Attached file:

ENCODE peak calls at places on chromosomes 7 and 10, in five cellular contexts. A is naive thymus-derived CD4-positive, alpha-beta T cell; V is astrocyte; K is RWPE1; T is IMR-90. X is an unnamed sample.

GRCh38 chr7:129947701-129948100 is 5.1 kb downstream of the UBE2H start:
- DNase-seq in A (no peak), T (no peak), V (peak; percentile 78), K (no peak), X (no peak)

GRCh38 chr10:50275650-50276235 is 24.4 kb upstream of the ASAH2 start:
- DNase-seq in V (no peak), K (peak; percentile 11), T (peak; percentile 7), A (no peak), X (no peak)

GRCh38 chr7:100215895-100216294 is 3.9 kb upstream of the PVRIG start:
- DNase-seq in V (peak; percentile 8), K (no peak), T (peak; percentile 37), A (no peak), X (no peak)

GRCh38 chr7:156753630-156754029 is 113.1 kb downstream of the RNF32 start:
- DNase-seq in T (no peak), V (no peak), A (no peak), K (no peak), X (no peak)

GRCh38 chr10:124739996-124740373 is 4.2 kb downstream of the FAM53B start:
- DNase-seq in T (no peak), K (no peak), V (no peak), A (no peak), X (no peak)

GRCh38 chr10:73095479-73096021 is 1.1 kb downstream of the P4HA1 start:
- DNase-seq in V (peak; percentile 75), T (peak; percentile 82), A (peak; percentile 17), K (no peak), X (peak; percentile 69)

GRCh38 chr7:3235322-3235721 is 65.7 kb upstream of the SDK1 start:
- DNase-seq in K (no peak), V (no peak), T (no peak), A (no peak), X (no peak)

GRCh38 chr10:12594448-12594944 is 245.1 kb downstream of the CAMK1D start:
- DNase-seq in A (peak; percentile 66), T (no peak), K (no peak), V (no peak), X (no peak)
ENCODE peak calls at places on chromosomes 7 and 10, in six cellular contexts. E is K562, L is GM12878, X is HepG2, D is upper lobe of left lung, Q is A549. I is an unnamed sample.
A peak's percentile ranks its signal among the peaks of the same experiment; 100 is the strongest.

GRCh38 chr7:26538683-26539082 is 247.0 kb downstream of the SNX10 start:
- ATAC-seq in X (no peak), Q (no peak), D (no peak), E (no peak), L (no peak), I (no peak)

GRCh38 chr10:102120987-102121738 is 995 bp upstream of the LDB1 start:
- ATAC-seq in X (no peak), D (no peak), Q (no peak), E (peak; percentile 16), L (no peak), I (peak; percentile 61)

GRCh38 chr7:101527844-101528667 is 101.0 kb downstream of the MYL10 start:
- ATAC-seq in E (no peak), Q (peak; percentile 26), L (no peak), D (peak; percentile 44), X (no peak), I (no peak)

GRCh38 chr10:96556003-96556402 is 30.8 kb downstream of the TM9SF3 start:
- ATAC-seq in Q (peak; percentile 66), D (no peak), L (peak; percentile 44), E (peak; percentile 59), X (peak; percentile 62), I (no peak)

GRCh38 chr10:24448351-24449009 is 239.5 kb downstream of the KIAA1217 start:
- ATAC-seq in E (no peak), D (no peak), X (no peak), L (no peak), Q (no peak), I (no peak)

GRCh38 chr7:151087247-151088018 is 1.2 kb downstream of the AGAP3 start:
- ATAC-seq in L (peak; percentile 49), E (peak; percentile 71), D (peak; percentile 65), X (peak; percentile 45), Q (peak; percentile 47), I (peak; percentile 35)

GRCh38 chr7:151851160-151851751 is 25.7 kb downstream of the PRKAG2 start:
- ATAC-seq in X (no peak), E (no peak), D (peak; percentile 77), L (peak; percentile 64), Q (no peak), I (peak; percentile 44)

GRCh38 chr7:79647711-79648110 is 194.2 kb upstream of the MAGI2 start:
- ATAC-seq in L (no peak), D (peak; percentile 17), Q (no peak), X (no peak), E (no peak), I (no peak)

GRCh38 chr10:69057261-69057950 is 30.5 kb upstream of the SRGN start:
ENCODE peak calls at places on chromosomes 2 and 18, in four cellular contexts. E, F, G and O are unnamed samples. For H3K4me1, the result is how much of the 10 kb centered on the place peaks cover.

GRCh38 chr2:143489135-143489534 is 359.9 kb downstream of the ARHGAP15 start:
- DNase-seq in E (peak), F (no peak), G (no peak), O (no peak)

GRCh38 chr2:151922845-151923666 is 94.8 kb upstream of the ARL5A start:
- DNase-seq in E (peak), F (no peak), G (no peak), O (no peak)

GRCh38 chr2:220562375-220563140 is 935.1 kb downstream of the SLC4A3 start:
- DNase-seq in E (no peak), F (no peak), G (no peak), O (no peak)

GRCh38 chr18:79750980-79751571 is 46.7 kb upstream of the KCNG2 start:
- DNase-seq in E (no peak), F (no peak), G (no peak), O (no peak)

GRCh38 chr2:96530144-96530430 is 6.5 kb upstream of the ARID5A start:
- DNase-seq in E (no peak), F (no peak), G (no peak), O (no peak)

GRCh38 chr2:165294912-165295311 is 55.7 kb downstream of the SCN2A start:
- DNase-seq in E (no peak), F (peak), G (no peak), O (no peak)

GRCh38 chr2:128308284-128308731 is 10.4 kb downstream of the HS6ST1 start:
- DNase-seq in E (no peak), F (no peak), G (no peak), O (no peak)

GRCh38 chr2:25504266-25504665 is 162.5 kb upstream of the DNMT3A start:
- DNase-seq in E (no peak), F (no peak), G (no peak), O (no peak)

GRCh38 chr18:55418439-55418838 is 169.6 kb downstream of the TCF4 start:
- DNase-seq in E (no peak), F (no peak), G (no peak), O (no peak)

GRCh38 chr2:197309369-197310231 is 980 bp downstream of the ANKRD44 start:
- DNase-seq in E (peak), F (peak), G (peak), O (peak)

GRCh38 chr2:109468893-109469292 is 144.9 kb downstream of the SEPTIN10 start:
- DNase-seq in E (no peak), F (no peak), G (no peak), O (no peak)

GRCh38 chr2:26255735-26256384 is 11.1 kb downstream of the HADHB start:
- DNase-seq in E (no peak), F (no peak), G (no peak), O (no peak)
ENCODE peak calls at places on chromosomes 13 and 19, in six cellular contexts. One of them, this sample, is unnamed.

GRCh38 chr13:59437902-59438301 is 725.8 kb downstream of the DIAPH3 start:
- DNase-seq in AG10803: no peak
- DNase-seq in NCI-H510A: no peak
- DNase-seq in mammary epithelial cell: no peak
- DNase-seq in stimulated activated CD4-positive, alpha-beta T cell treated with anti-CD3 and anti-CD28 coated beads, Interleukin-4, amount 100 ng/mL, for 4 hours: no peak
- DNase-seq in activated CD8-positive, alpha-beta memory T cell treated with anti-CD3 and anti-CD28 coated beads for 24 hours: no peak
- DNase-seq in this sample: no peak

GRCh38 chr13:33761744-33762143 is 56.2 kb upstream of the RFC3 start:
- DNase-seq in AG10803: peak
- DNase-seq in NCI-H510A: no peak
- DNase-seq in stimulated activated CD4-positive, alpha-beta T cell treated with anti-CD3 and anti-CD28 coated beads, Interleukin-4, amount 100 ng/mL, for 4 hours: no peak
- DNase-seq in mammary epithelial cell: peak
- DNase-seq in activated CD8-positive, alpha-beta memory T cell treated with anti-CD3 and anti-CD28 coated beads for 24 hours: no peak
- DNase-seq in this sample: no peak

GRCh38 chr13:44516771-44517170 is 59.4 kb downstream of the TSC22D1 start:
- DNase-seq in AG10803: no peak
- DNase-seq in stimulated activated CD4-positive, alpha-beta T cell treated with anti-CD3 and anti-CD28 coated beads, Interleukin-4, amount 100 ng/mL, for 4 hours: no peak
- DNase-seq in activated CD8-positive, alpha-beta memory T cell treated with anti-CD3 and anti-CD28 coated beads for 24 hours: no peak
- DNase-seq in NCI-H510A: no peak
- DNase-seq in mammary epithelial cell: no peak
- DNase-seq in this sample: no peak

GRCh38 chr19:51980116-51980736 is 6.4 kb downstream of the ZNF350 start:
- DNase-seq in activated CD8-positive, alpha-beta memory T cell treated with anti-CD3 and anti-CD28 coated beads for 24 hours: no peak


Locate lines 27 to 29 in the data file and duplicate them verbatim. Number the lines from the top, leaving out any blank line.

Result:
- ATAC-seq in Q (peak; percentile 66), D (no peak), L (peak; percentile 44), E (peak; percentile 59), X (peak; percentile 62), I (no peak)

GRCh38 chr10:24448351-24449009 is 239.5 kb downstream of the KIAA1217 start:
- ATAC-seq in E (no peak), D (no peak), X (no peak), L (no peak), Q (no peak), I (no peak)